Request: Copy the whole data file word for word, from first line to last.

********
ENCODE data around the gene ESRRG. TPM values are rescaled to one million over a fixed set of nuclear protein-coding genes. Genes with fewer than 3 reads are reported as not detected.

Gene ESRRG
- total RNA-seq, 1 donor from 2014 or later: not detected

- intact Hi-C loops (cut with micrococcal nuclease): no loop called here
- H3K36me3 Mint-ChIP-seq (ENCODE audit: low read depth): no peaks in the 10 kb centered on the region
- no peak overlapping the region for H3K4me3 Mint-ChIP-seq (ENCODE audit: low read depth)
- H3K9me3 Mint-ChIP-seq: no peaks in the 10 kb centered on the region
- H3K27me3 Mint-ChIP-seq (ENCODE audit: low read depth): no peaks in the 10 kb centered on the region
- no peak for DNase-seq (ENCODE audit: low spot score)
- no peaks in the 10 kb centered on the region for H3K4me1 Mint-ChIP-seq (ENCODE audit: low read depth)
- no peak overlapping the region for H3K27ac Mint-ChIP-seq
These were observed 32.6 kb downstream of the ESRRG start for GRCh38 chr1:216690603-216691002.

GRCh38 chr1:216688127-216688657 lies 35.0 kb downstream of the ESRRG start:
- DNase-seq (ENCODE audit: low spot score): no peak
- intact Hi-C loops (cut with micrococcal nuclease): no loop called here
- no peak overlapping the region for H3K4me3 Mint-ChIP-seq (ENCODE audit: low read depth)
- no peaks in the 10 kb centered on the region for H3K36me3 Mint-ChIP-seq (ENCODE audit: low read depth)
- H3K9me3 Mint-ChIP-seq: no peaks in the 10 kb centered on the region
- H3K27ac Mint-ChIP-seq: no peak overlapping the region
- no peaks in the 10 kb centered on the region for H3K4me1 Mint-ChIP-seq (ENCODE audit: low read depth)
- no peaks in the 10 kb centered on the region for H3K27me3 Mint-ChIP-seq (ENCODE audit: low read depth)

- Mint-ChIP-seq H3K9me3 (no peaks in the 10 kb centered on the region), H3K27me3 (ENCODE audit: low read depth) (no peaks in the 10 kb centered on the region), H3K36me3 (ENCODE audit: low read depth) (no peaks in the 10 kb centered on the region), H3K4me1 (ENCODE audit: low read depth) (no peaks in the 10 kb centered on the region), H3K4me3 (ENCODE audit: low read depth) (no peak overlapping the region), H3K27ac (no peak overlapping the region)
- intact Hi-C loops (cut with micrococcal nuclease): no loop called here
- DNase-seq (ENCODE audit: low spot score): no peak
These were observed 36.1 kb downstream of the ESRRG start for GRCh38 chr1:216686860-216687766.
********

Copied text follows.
ENCODE data around the gene ESRRG. TPM values are rescaled to one million over a fixed set of nuclear protein-coding genes. Genes with fewer than 3 reads are reported as not detected.

Gene ESRRG
- total RNA-seq, 1 donor from 2014 or later: not detected

- intact Hi-C loops (cut with micrococcal nuclease): no loop called here
- H3K36me3 Mint-ChIP-seq (ENCODE audit: low read depth): no peaks in the 10 kb centered on the region
- no peak overlapping the region for H3K4me3 Mint-ChIP-seq (ENCODE audit: low read depth)
- H3K9me3 Mint-ChIP-seq: no peaks in the 10 kb centered on the region
- H3K27me3 Mint-ChIP-seq (ENCODE audit: low read depth): no peaks in the 10 kb centered on the region
- no peak for DNase-seq (ENCODE audit: low spot score)
- no peaks in the 10 kb centered on the region for H3K4me1 Mint-ChIP-seq (ENCODE audit: low read depth)
- no peak overlapping the region for H3K27ac Mint-ChIP-seq
These were observed 32.6 kb downstream of the ESRRG start for GRCh38 chr1:216690603-216691002.

GRCh38 chr1:216688127-216688657 lies 35.0 kb downstream of the ESRRG start:
- DNase-seq (ENCODE audit: low spot score): no peak
- intact Hi-C loops (cut with micrococcal nuclease): no loop called here
- no peak overlapping the region for H3K4me3 Mint-ChIP-seq (ENCODE audit: low read depth)
- no peaks in the 10 kb centered on the region for H3K36me3 Mint-ChIP-seq (ENCODE audit: low read depth)
- H3K9me3 Mint-ChIP-seq: no peaks in the 10 kb centered on the region
- H3K27ac Mint-ChIP-seq: no peak overlapping the region
- no peaks in the 10 kb centered on the region for H3K4me1 Mint-ChIP-seq (ENCODE audit: low read depth)
- no peaks in the 10 kb centered on the region for H3K27me3 Mint-ChIP-seq (ENCODE audit: low read depth)

- Mint-ChIP-seq H3K9me3 (no peaks in the 10 kb centered on the region), H3K27me3 (ENCODE audit: low read depth) (no peaks in the 10 kb centered on the region), H3K36me3 (ENCODE audit: low read depth) (no peaks in the 10 kb centered on the region), H3K4me1 (ENCODE audit: low read depth) (no peaks in the 10 kb centered on the region), H3K4me3 (ENCODE audit: low read depth) (no peak overlapping the region), H3K27ac (no peak overlapping the region)
- intact Hi-C loops (cut with micrococcal nuclease): no loop called here
- DNase-seq (ENCODE audit: low spot score): no peak
These were observed 36.1 kb downstream of the ESRRG start for GRCh38 chr1:216686860-216687766.